Previously known as BidEnergy, Bill Identity provides a series of bill management solutions leveraged using its Robotic Process Automation (RPA). The RPA system helps clients increase their efficiency and serves customers across Australia, New Zealand, the UK, the US and Europe. The company had a strong year, with total operating revenue growth of 55 percent year-on-year to AU$14.6 million in its 2021 fiscal year.

Don't forget to follow us @INN_Australia for real-time updates!

Securities Disclosure: I, Ronelle Richards, hold no direct investment interest in any company mentioned in this article

Sydney Opera House at night

Robotics is an area of investing that is growing in Australia ― but is it a sector worth investing in?

The global robotics industry is expected to grow at a compound annual growth rate of 7.8 percent through 2028 according to the Global Industrial Robotics Market Analysis 2020. Robotics is an area of investing that is growing in Australia ― but is it a sector worth investing in?

Broadly speaking, robotics is the design and construction of robots. This can include core automation and production, industrial software, robot technology and integration of robotics. From drones to self-driving cars to toys ― robotics is a growing industry that is beginning to permeate our daily lives.


The distinction between robotics and AI can be a little confusing, but essentially think of robotics like the body and AI like the brain. Both can exist separately, and they are powerful when combined. The goal of a robot is to complete a task faster and more efficiently than a human.

What does the market look like?

The COVID-19 pandemic has seen technology sectors such as robotics accelerate as businesses have faced global challenges. Robotics has been able to help keep spaces safer by replacing humans with robots on factory lines, in eCommerce warehouses or on healthcare frontlines taking temperatures or disinfecting spaces.

What is Australia doing to support the robotics sector?

In early 2020, the Robotics Australia Network was formed to accelerate growth of the domestic robotics industry. The network aims to strengthen global competitiveness and cement Australia as a global leader in robotics.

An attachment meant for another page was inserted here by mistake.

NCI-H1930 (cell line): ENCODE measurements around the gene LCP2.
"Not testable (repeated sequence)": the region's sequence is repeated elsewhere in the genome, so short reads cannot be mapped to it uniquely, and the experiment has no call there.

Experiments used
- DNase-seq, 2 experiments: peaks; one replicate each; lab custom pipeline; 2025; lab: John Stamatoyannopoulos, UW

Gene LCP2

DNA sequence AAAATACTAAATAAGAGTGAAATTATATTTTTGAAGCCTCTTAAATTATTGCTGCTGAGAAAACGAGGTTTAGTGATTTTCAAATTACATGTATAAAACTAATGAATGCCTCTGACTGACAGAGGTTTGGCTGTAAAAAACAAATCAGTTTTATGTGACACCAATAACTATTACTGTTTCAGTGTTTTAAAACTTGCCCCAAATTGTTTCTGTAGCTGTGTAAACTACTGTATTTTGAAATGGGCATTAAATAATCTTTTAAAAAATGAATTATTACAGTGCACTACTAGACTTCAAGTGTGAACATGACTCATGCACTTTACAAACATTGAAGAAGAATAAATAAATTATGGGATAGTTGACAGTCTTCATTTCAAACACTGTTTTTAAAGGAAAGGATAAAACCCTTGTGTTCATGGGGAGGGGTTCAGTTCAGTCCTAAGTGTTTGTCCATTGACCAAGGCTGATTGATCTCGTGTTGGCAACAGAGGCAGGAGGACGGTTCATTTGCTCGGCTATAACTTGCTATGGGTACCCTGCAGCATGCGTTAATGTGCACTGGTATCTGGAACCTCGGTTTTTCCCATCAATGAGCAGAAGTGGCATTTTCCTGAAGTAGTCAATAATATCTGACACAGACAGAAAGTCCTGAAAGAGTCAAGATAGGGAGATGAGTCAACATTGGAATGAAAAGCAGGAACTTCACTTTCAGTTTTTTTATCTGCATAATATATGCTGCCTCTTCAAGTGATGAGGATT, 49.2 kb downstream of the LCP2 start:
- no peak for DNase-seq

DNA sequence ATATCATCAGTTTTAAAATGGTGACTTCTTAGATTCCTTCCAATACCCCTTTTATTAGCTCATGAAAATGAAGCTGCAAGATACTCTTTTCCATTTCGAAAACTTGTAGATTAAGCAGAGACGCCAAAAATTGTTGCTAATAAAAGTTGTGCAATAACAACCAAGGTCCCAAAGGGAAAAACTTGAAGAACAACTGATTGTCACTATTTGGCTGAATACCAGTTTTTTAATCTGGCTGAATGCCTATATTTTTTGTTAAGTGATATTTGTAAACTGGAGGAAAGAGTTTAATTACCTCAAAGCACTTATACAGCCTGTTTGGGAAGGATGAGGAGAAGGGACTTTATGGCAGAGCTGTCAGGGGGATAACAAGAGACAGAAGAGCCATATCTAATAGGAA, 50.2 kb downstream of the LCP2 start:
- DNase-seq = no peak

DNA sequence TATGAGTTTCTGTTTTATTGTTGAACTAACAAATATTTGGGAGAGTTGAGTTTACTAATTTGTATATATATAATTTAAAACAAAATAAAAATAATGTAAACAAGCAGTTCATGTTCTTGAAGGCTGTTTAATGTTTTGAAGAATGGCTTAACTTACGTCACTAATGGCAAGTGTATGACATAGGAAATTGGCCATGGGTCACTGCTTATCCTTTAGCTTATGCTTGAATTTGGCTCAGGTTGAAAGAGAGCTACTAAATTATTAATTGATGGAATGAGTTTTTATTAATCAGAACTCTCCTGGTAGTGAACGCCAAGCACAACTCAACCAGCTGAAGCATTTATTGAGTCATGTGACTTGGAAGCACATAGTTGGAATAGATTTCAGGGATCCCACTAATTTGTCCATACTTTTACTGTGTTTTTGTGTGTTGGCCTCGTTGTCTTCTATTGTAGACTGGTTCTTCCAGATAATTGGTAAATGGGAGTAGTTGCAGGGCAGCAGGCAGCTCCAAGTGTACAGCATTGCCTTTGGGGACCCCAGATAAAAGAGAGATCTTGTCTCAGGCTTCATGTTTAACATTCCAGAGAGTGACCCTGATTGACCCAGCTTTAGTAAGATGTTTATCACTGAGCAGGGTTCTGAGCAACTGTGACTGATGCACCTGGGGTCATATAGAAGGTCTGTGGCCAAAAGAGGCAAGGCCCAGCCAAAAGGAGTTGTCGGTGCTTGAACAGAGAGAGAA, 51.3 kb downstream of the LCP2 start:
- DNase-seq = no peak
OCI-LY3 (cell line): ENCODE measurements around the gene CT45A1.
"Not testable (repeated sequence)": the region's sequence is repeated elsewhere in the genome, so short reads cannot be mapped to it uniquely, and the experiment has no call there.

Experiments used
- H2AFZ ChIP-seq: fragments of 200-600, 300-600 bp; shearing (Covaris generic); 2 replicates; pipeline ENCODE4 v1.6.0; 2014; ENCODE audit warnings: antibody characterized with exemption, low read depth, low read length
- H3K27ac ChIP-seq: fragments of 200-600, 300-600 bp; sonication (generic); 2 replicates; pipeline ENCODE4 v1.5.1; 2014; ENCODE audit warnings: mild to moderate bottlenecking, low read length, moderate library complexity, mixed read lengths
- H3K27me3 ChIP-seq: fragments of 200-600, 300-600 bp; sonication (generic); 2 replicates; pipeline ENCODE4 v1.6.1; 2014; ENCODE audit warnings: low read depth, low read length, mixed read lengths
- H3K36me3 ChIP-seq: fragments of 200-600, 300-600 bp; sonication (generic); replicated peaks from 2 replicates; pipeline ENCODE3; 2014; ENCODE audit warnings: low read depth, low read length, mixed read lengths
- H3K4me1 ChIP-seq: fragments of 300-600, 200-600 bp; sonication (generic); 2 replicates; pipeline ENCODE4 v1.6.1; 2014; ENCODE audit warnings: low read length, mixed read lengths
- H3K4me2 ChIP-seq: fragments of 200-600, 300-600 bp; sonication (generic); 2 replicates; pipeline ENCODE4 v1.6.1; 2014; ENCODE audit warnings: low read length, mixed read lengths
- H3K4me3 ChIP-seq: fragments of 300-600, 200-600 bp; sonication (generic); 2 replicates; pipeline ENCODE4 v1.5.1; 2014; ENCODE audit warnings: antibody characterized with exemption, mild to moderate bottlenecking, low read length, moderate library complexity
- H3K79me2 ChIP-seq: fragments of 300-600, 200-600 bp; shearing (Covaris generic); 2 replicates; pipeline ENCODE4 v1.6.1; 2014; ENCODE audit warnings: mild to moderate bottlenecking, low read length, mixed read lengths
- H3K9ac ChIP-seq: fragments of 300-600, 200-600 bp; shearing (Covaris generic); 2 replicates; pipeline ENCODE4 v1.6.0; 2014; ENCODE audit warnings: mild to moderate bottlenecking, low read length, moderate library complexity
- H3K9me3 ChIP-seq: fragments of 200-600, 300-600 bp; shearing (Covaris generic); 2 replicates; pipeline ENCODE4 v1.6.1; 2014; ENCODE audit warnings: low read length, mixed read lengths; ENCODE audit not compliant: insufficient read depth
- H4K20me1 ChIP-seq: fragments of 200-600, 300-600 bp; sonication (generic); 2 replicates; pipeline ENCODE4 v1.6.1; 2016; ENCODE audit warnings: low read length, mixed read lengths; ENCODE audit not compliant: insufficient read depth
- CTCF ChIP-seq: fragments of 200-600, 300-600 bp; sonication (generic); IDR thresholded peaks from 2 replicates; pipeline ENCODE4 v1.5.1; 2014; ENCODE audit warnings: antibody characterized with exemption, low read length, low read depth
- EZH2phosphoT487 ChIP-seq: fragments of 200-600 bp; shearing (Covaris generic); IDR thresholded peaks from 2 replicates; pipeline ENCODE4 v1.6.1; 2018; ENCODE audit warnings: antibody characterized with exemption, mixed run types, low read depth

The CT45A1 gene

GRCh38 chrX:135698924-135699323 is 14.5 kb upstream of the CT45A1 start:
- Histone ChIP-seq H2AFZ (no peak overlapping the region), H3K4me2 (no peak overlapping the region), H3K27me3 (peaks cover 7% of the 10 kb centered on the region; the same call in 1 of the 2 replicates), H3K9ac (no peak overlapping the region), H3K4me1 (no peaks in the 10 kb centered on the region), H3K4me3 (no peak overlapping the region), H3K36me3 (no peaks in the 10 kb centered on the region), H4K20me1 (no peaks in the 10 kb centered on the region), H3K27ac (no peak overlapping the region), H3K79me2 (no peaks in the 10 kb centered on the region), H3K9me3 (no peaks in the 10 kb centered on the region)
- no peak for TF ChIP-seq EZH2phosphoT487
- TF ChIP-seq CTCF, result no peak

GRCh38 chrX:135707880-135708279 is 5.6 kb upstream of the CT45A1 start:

How does the Australian robotics sector stack up?

According to the International Federation of Robotics, in a ranking of the world's most automated countries it's not even in the top 10. Number one is Singapore, followed by South Korea then Japan.

The investment space for pure robotics companies is relatively small, with greater opportunities to invest in more broader technology, AI and automation stocks.

Who are the big players in robotics stocks?

Robotics stocks in Australia are companies with a strong crossover to other technology sectors like artificial intelligence and virtual reality.

Vection Technologies (ASX:VR1)
Market Cap AU$77.56 million

Vection is a multinational software company with offices in Western Australia as well as Subiaco and Casalecchio di Reno in Italy. The company uses robotics technology as well as 3D, virtual reality, augmented reality, industrial IoT and CAD solutions. The business is split into two sections: IT development and outsourced services. The company also collaborates with Autodesk Technology Centers, the Microsoft Mixed Reality Team and Cisco Systems Italy.

Bill Identity (ASX:BID)

Market Cap AU$52.97 million

Previously known as BidEnergy, Bill Identity is a series of bill management solutions leveraged using robotic process automation, which helps clients increase efficiency. The company serves customers across Australia, New Zealand, the UK, the US and Europe. Bill Identity had a strong year, with total operating revenue growth of 55 percent year-on-year to US$14.6M in FY21.

What are the other ways to invest in robotics?

Another way to get into the robotics sector is investing in robotics exchange traded funds (ETFs), a popular choice that offers exposure to the industry of robotics and artificial intelligence rather than a single company. Two major ETFs in the robotics sector are:

  • BetaShares Global Robotics and Artificial Intelligence ETF (ASX:RBTZ)
  • The ROBO Global Robotics and Automation ETF (ARCA:ROBO)

Don't forget to follow us @INN_Australia for real-time updates!

Securities Disclosure: I, Ronelle Richards, hold no direct investment interest in any company mentioned in this article.